We bought stuff from sports direct for Dd to wear on her residential trip. She took a case

MigGril Mon 25-Apr-16 17:34:06

Kit lists are great for all the basics they will need, but they do sometimes miss the extra bits that will make them feel happy while they are away. Although cubs add a Teddy to the list as well as snacks and cards. I'm sure they do stuff school wouldn't approve of.

Arkwright Tue 26-Apr-16 22:59:02

We have always been asked to send holdall type bags as a lot of places don't have storage for suitcases. I always send a small rucksack too for the coach or minibus.

sisiwarwick Wed 27-Apr-16 10:53:07

This is the first time I have posted on Mumsnet and I am really wowed by the support and advice I've seen. Thank you all. xxx

theshield Wed 27-Apr-16 14:41:05

We brought stuff from sports direct when DD went away with the scouts and she took a backpack.Don't forget to let her take teddy.When Ds went away he insisted that his teddy and stuffed Zombie went too.Don't forget any medicine she may need and take extra undies just incase.I hope she has a goodtime.

Peasandsweetcorn Wed 27-Apr-16 14:51:21

I'd also add some vaseline for chapped lips, plasters for blisters & a packet of tissues.
If they haven't done these sorts of activities before, explain to them how layering of clothes works, that they will get really cold sitting around in wet stuff, that walking around in wet trousers can lead to chafing & walking with wet feet can lead to blisters. If shoes do get wet, stuff them with newspaper & try and find somewhere warm to leave them to try. Likewise, hang up waterproofs to dry. If it is a place with a drying room, there is no point leaving a bundle of stuff in there - it has to be unfolded. In some ways, that is all basic stuff but it took me several outward bound type trips to learn it all whereas friends who had done that sort if holiday with family but had been left to fend for themselves a bit knew what to do & were much drier, warmer and happier than I was. I was mystified how their stuff dried in the drying room when mine didn't!

MidniteScribbler Thu 28-Apr-16 04:09:19

Just organising our school camp at the moment and have a meeting with parents this week about it.

Can I suggest:
Twice as many pairs of socks as you think they'll need.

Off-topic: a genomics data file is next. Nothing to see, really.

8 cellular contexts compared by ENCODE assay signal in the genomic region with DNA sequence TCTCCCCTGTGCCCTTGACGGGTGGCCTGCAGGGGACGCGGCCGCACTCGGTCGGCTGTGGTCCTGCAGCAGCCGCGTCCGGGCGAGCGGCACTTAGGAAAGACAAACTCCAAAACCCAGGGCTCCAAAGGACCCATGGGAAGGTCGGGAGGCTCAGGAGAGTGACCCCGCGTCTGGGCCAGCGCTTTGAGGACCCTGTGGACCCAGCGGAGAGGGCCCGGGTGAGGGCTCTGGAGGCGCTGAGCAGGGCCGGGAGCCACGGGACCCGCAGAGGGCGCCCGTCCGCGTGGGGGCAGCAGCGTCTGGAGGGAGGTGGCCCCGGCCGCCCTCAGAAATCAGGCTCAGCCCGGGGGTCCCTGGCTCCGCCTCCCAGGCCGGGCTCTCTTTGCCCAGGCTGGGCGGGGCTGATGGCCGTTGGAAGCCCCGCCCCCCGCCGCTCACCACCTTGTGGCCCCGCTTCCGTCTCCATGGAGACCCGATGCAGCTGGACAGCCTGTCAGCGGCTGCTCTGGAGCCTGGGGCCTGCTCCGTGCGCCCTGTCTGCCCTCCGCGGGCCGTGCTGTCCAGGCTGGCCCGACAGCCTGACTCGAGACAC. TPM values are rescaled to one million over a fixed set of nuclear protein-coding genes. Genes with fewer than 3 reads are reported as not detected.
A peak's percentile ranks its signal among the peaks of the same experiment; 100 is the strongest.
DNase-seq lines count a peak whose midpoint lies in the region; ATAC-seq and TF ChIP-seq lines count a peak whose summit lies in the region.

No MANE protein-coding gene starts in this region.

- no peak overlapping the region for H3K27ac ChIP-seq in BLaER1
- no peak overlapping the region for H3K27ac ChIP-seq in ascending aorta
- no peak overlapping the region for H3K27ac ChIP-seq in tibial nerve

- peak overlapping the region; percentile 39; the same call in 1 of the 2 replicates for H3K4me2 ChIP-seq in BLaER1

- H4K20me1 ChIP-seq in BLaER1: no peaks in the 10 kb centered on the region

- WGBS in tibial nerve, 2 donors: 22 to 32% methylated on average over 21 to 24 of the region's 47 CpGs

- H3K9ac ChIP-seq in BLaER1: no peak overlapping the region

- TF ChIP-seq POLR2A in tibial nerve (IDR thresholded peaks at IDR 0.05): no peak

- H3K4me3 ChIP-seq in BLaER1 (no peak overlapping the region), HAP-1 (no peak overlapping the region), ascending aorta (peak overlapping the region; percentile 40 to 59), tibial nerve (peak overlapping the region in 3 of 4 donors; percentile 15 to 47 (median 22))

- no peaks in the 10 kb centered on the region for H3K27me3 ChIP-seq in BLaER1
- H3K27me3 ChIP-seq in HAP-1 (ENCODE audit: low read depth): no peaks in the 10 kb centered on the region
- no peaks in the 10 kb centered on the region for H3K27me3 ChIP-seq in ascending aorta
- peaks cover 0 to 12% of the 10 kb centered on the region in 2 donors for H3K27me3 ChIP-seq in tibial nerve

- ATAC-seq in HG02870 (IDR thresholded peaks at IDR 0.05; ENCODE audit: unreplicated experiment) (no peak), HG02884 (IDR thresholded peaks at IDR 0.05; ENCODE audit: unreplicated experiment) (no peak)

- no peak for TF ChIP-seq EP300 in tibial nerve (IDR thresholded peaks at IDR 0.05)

Make sure there are two pairs of shoes/trainers in case one gets wet. If they aren't able to do up laces easily, then send the ones with the velcro straps.
Extra hair ties. I always take a few packs and end up giving them all away because the parents forget to send spares. Make sure your child can put their hair up in to at least a ponytail on their own.
Don't send jeans, just tracksuit pants or leggings. Quicker to dry.

For any toiletries you send, then make sure they are able to open the packets - none of the child proof lids. Put things in small travel containers - no big shampoos (they won't use it anyway!). Don't send a big cake of soap, it just gets left in the shower or ends up making a mess in the bag.

Don't send any item of clothing that you aren't prepared to lose, destroy, get muddy or wet. No name brands, it only causes a headache when Mummy bails up the teacher upon return wanting to know why the special name brand jacket has mud on it.

Unofficially, make sure there are some snacks in the bag. There will always be a "secret" midnight feast that the teachers know nothing about. wink

Don't send any toys (other than a bedtime cuddle toy), trading cards, legos, balls, electronics, barbies, shopkins or any other item. There are activities planned all day and evening, there is no time to play with them, we already have a full set of sports gear with us, and it just means more to carry (and lose).

Do NOT send your child with their bloody Furby and expect the teachers to keep the damned thing alive. The next idiot that does this will find their stupid creature fed to the penguins. And I'm not even kidding.

Make sure that whatever bag you send with them that they can carry it themselves. Teachers aren't bell-boys. We're taking 70 kids with us to camp, and it's not our job to carry all the bags that are too heavy to be lifted, because the parents over packed. One bag per child.

Optional extra: The parent who came to pick up their child from the bus and handed me a bottle of wine is still my favourite parent ever.

Arkwright Thu 28-Apr-16 05:53:45

Check if snacks are allowed. Our school and brownie leaders search the bags for food including sweets and confiscate them. It clearly says on all the letters not to bring any.

Happymummy007 Thu 28-Apr-16 09:10:30

Furby? Really? Loved that comment (although I feel for you). It's made me chuckle this morning!

MidniteScribbler Thu 28-Apr-16 13:10:24

Yup, I've had a few Furby's. I really can't understand the thought processes of a parent who thinks 'Oh little Sally's Furby, better pack that'. Then they hand it to you when you're trying to pack a bus full of kids and actually warn you that you'd better not let it die or get sad or whatever it is the stupid things do, as if you actually give a fuck about a stupid toy when you're trying to manage 70 children going away from home for the first time.

But I'm kindof hoping one appears next week. I've already told the kids that I will feed it to the penguins if they bring it. I'm a bit interested to see what a penguin will do with a Furby.

Adarajames Thu 28-Apr-16 13:22:32

I think furbies were taken off the penguin diet list as the excess fluff was causing choking hazards. Just a quick heads up for you......

OneMagnumisneverenough Thu 28-Apr-16 13:39:52

I've already told the kids that I will feed it to the penguins if they bring it

You are taking your class to Antarctica?!! shock

MigGril Tue 03-May-16 09:29:57

Our school and brownie leaders search the bags for food including sweets and confiscate them.

Wow your brownie leaders are harsh, in our cubs it's almost compulsory to bring your own sneaks, sweats wouldn't be camp without them. Also they are on the go so much even thought they feed them well I think they often need the extra energy.